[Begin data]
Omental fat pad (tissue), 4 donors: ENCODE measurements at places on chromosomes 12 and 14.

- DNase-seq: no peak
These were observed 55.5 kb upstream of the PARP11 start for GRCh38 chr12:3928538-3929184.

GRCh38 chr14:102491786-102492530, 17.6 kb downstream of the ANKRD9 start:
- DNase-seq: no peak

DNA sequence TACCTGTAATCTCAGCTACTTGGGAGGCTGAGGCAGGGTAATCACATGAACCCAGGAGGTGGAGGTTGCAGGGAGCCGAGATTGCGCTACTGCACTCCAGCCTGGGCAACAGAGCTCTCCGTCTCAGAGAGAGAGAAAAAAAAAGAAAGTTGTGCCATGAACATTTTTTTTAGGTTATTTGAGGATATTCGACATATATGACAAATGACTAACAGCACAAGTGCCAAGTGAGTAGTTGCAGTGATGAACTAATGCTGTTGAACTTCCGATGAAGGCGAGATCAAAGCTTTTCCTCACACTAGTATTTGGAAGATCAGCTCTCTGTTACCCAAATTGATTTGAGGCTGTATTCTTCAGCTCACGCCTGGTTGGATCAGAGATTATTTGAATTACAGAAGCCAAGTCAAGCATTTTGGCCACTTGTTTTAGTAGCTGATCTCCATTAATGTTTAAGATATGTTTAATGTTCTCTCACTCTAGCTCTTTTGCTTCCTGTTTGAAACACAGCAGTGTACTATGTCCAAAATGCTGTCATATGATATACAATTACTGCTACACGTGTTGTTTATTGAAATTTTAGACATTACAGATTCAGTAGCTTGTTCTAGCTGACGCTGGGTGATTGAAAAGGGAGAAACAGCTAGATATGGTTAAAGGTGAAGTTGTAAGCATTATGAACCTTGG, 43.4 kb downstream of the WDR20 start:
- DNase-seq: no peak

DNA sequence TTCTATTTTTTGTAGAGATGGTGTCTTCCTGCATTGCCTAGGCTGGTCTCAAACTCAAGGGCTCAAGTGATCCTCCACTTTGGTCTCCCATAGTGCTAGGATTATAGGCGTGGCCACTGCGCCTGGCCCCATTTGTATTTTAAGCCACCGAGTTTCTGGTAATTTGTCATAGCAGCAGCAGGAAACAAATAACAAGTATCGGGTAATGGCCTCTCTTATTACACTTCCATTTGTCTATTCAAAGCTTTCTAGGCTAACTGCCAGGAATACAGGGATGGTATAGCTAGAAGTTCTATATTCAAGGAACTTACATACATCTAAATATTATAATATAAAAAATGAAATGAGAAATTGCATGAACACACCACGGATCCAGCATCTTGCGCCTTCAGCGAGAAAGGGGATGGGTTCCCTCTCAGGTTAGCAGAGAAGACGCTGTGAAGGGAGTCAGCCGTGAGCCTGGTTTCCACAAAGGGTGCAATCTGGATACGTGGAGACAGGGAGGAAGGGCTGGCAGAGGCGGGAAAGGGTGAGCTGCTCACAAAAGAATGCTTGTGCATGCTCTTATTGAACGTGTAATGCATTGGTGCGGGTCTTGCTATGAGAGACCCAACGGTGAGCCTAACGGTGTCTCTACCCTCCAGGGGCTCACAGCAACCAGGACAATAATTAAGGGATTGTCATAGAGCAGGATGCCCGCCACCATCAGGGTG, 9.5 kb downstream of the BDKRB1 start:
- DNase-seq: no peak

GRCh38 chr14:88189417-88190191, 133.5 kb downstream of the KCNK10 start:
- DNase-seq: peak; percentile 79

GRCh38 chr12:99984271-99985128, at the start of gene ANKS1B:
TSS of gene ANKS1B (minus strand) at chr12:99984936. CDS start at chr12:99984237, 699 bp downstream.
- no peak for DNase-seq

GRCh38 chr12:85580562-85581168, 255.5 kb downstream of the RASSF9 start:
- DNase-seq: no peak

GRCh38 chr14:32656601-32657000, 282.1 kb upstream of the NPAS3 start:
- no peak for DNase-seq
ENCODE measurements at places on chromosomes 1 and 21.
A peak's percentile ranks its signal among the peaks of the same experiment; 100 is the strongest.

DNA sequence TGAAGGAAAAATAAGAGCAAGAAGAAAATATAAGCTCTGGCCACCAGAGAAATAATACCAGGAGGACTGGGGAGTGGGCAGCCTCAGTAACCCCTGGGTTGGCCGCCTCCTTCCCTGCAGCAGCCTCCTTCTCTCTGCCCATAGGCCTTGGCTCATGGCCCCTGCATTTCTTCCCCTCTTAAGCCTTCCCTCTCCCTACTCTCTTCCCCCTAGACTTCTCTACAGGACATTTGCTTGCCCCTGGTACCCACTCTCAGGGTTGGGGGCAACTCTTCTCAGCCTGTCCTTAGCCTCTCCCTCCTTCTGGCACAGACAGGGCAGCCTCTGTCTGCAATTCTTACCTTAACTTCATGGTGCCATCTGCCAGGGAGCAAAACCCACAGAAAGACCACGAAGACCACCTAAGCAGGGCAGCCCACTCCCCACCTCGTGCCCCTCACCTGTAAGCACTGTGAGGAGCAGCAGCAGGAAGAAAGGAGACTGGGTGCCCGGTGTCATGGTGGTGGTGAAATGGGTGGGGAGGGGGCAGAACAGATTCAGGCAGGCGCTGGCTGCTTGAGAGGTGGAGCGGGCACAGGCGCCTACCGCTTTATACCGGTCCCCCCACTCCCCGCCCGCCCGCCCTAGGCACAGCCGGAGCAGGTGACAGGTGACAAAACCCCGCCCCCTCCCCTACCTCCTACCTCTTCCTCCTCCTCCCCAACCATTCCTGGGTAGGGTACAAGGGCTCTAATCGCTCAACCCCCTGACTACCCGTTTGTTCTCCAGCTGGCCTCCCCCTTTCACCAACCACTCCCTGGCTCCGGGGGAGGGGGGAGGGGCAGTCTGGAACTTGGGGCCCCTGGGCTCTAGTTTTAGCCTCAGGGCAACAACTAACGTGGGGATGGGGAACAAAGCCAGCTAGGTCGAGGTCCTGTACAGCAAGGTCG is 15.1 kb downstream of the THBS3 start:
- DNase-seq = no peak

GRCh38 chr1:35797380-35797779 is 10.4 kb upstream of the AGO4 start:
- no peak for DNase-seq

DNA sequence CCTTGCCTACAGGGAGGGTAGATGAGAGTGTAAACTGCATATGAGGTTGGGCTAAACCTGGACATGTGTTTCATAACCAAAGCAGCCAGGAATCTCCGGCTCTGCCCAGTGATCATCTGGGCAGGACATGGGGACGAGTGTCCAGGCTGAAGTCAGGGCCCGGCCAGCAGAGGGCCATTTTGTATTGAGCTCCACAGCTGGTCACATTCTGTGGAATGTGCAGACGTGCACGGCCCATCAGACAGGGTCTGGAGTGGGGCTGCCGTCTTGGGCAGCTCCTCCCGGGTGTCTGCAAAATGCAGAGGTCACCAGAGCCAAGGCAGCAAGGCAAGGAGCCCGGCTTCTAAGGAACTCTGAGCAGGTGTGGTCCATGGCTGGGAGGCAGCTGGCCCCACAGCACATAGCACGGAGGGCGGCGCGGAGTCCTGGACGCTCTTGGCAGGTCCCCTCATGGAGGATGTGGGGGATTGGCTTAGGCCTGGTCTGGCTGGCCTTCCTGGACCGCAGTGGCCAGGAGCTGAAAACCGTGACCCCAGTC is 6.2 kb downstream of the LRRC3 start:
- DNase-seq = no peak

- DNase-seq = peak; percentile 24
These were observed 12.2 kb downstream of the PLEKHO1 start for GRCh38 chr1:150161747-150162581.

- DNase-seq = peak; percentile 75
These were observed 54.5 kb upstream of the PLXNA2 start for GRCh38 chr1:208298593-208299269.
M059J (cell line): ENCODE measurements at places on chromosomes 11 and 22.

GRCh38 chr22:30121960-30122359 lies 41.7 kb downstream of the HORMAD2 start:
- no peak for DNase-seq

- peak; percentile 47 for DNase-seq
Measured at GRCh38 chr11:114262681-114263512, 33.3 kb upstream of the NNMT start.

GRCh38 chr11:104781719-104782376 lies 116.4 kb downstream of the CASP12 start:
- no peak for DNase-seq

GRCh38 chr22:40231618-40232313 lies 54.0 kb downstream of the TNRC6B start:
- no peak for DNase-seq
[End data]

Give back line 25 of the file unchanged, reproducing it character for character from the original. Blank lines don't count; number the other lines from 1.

DNA sequence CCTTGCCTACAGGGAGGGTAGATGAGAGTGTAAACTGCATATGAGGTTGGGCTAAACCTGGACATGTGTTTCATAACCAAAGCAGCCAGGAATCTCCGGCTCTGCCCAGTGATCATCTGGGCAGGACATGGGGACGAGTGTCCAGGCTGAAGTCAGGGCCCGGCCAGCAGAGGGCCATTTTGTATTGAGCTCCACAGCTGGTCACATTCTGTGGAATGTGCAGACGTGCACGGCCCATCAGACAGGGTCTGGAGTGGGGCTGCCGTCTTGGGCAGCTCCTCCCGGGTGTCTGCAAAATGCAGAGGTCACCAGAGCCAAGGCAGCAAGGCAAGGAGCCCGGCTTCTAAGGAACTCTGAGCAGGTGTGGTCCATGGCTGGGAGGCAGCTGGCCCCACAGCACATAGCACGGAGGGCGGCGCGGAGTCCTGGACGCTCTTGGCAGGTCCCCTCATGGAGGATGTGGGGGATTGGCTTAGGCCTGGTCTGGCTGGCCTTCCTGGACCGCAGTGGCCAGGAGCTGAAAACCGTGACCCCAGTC is 6.2 kb downstream of the LRRC3 start: